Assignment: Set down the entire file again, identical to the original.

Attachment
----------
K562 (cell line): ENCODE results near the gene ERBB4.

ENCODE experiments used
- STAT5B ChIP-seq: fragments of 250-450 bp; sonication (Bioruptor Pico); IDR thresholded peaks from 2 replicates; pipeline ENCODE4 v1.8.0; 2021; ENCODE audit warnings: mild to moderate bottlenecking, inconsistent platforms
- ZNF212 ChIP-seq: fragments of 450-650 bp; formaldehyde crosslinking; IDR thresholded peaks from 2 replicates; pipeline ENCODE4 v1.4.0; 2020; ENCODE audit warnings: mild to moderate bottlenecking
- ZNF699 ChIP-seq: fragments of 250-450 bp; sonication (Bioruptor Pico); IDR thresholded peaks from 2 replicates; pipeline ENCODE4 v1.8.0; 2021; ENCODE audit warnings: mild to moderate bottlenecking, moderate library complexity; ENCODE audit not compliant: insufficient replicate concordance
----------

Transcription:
K562 (cell line): ENCODE results near the gene ERBB4.

ENCODE experiments used
- STAT5B ChIP-seq: fragments of 250-450 bp; sonication (Bioruptor Pico); IDR thresholded peaks from 2 replicates; pipeline ENCODE4 v1.8.0; 2021; ENCODE audit warnings: mild to moderate bottlenecking, inconsistent platforms
- ZNF212 ChIP-seq: fragments of 450-650 bp; formaldehyde crosslinking; IDR thresholded peaks from 2 replicates; pipeline ENCODE4 v1.4.0; 2020; ENCODE audit warnings: mild to moderate bottlenecking
- ZNF699 ChIP-seq: fragments of 250-450 bp; sonication (Bioruptor Pico); IDR thresholded peaks from 2 replicates; pipeline ENCODE4 v1.8.0; 2021; ENCODE audit warnings: mild to moderate bottlenecking, moderate library complexity; ENCODE audit not compliant: insufficient replicate concordance